Barefoot Walking Gives You Calluses That Are Even Better for Your Feet Than Shoes, Study Suggests

Live Science | 6/26/2019 | Staff
iVchan (Posted by) Level 3
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Don't fear those calluses, though. New research has revealed that foot calluses — thickened skin that forms naturally when one walks barefoot — have evolved to protect the feet and provide for comfortable walking in perhaps ways that shoes can't match.

Unlike shoes, foot calluses offer protection without compromising sensitivity or gait, according to a study published today (June 26) online in the journal Nature. Shoes, in contrast, reduce sensitivity in the foot and alter the way that the impact forces transfer from the foot to joints higher up the leg.

Researchers - Institutes - United - States - Germany

The researchers — from institutes in the United States, Germany and Africa — stressed that their findings don't demonstrate that walking barefoot is healthier than walking in shoes. At its core, the study is about human evolution.

A new study examined how the effects of foot calluses compared with those of shoes. Above, the foot of a person who typically wears shoes (left) versus the foot of a barefoot walker.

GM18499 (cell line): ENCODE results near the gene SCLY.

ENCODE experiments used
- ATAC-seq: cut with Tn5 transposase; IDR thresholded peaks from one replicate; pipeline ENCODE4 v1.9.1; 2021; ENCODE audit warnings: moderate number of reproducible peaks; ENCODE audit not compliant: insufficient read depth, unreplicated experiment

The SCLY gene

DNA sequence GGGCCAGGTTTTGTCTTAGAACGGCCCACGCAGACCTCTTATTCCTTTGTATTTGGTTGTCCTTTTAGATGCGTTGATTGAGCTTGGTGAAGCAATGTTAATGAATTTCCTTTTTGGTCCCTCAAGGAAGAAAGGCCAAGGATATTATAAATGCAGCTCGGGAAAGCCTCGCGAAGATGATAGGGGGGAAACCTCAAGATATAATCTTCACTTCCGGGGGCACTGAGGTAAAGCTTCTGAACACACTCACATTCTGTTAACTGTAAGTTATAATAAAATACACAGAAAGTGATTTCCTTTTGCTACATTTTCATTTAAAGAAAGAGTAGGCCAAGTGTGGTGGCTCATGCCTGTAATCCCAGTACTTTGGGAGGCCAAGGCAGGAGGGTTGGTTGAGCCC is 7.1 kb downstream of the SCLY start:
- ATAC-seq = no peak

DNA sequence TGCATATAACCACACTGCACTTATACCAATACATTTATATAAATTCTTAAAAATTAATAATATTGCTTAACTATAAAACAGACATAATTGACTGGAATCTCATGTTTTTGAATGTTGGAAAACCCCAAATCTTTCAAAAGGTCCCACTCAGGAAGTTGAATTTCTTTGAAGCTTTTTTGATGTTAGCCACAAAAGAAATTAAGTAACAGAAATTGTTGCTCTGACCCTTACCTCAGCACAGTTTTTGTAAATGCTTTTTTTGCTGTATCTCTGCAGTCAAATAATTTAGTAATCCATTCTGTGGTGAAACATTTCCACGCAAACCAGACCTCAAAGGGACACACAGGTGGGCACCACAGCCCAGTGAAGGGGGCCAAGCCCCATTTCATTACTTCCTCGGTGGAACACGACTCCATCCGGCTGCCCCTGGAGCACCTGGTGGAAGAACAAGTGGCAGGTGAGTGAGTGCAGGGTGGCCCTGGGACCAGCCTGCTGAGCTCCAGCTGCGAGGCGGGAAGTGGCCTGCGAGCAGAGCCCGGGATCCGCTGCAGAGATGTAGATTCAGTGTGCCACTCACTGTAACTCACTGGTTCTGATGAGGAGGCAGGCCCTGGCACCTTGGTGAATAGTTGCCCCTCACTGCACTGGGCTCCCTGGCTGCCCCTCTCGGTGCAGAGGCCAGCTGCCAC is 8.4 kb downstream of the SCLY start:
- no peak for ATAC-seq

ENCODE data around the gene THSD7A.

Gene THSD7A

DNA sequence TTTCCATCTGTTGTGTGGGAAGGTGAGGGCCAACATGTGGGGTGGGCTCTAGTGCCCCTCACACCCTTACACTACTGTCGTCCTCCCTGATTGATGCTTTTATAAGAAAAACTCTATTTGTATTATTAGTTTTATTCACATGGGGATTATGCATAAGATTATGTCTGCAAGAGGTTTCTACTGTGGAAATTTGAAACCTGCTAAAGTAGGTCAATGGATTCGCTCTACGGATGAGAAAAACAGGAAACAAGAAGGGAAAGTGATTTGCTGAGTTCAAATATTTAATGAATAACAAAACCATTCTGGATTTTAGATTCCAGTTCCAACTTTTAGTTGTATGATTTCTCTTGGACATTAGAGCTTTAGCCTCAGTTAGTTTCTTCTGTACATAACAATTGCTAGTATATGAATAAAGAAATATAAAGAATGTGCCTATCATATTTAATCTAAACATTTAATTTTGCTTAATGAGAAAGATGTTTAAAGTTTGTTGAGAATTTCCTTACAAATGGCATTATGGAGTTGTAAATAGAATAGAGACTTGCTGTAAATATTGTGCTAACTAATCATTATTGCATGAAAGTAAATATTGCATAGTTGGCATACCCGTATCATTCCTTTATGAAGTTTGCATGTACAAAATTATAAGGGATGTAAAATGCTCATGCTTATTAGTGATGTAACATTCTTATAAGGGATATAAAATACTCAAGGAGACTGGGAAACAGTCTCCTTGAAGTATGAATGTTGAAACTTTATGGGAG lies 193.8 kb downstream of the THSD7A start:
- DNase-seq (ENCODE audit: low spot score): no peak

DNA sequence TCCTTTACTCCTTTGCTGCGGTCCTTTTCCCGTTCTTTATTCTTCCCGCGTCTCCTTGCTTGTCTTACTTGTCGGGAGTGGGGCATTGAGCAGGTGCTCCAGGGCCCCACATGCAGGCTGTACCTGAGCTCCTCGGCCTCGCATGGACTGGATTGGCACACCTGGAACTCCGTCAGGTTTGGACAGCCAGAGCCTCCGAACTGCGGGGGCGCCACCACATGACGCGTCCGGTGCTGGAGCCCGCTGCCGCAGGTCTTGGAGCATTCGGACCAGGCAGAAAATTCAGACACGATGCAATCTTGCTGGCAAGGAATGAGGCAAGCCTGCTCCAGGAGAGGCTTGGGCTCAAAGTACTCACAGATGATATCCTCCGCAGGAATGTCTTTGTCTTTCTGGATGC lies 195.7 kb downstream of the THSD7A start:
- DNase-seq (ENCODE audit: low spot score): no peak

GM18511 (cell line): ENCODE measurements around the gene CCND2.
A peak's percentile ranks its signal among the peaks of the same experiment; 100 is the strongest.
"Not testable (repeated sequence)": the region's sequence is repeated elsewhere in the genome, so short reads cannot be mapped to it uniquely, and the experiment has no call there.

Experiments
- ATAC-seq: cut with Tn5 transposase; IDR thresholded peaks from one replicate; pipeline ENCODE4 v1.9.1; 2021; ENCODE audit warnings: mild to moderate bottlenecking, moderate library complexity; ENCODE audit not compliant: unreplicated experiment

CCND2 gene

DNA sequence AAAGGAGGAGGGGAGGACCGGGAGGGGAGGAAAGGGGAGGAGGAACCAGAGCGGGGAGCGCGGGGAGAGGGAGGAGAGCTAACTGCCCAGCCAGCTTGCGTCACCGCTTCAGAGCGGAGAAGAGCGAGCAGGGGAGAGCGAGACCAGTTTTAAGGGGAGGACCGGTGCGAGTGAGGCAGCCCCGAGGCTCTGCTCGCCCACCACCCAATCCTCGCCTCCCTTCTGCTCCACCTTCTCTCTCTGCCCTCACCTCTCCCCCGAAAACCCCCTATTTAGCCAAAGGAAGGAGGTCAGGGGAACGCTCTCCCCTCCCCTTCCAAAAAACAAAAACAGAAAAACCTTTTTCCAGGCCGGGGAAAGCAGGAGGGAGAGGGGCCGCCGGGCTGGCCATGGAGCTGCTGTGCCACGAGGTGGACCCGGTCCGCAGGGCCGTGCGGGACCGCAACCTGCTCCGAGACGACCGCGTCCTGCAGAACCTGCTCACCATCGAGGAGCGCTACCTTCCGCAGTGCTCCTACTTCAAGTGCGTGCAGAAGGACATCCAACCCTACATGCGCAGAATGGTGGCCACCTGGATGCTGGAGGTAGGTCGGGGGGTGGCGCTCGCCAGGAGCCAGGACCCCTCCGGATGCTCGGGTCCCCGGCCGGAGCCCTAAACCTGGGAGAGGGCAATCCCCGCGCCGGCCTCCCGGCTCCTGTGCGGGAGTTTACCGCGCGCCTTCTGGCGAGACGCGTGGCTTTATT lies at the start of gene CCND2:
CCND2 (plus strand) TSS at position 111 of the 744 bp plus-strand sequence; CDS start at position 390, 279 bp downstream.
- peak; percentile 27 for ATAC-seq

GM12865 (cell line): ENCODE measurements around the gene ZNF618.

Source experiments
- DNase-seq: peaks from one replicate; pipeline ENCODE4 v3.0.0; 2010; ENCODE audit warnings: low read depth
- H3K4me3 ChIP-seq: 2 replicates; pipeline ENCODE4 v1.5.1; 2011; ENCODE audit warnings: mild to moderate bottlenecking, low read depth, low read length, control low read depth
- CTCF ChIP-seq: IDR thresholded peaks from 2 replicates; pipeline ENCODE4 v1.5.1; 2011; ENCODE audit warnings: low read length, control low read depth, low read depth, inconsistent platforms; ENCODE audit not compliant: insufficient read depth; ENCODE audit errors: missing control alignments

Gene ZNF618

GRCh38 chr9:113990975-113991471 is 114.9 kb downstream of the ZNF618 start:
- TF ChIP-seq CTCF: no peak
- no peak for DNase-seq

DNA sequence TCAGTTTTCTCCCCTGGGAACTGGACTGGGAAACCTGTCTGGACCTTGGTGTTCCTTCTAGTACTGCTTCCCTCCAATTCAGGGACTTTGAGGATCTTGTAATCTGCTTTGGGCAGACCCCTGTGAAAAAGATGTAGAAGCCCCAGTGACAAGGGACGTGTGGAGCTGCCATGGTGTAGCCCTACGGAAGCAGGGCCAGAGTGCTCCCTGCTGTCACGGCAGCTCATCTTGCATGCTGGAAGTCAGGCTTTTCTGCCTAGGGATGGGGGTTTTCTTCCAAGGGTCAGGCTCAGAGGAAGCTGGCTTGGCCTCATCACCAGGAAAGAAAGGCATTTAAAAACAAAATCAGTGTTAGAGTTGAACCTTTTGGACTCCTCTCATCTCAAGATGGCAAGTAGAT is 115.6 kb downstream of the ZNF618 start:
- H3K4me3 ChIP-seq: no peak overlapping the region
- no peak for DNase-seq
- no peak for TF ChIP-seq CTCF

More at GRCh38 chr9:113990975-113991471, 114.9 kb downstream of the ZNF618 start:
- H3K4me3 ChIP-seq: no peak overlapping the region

Fact - Barefoot - Barefoot - Walking - Shoes

Yet the fact that we have evolved to walk barefoot, and that barefoot walking is mechanically different from walking in shoes, may imply that going barefoot can impart certain long-term health benefits worth investigating, the researchers said.

For most of human's 200,000-year existence, we walked barefoot. The oldest discovered footwear dates to about 8,000 years ago, although there is indirect evidence of sandals and moccasins tens of thousands of years before this, the researchers said. Cushioned shoes are even more recent – only about 300 years old.

Calluses - Solution - Foot - Lieberman - Team

Because calluses are the evolutionary solution to protecting the foot, Lieberman's team set out to assess how these formations might differ from shoes in maintaining grounding and comfort. Their study examined the foot calluses of more than 100 adults, the majority from Kenya. About half of the subjects walked barefoot most of the time, and half mostly wore...
(Excerpt) Read more at: Live Science
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